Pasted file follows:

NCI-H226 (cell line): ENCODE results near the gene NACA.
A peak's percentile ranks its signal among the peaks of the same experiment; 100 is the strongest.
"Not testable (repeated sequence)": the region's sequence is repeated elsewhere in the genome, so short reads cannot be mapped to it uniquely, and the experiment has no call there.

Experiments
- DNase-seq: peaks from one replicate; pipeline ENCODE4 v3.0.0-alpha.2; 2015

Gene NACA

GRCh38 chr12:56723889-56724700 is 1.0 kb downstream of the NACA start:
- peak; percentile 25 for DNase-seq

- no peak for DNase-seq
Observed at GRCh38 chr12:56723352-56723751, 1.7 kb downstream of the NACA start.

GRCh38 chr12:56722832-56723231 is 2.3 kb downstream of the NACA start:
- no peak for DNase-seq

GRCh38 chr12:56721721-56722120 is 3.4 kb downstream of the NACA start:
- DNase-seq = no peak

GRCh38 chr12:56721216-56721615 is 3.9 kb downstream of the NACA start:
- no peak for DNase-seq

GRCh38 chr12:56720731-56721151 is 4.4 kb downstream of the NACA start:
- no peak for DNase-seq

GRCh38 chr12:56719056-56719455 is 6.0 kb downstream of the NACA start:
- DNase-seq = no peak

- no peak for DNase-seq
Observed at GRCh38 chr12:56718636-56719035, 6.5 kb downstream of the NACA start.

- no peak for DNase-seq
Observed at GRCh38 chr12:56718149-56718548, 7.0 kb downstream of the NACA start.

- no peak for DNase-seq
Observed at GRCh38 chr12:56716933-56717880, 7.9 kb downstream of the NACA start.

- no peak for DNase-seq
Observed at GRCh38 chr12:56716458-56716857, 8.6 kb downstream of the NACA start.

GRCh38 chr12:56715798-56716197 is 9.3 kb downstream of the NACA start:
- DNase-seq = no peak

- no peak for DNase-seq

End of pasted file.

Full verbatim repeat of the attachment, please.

NCI-H226 (cell line): ENCODE results near the gene NACA.
A peak's percentile ranks its signal among the peaks of the same experiment; 100 is the strongest.
"Not testable (repeated sequence)": the region's sequence is repeated elsewhere in the genome, so short reads cannot be mapped to it uniquely, and the experiment has no call there.

Experiments
- DNase-seq: peaks from one replicate; pipeline ENCODE4 v3.0.0-alpha.2; 2015

Gene NACA

GRCh38 chr12:56723889-56724700 is 1.0 kb downstream of the NACA start:
- peak; percentile 25 for DNase-seq

- no peak for DNase-seq
Observed at GRCh38 chr12:56723352-56723751, 1.7 kb downstream of the NACA start.

GRCh38 chr12:56722832-56723231 is 2.3 kb downstream of the NACA start:
- no peak for DNase-seq

GRCh38 chr12:56721721-56722120 is 3.4 kb downstream of the NACA start:
- DNase-seq = no peak

GRCh38 chr12:56721216-56721615 is 3.9 kb downstream of the NACA start:
- no peak for DNase-seq

GRCh38 chr12:56720731-56721151 is 4.4 kb downstream of the NACA start:
- no peak for DNase-seq

GRCh38 chr12:56719056-56719455 is 6.0 kb downstream of the NACA start:
- DNase-seq = no peak

- no peak for DNase-seq
Observed at GRCh38 chr12:56718636-56719035, 6.5 kb downstream of the NACA start.

- no peak for DNase-seq
Observed at GRCh38 chr12:56718149-56718548, 7.0 kb downstream of the NACA start.

- no peak for DNase-seq
Observed at GRCh38 chr12:56716933-56717880, 7.9 kb downstream of the NACA start.

- no peak for DNase-seq
Observed at GRCh38 chr12:56716458-56716857, 8.6 kb downstream of the NACA start.

GRCh38 chr12:56715798-56716197 is 9.3 kb downstream of the NACA start:
- DNase-seq = no peak

- no peak for DNase-seq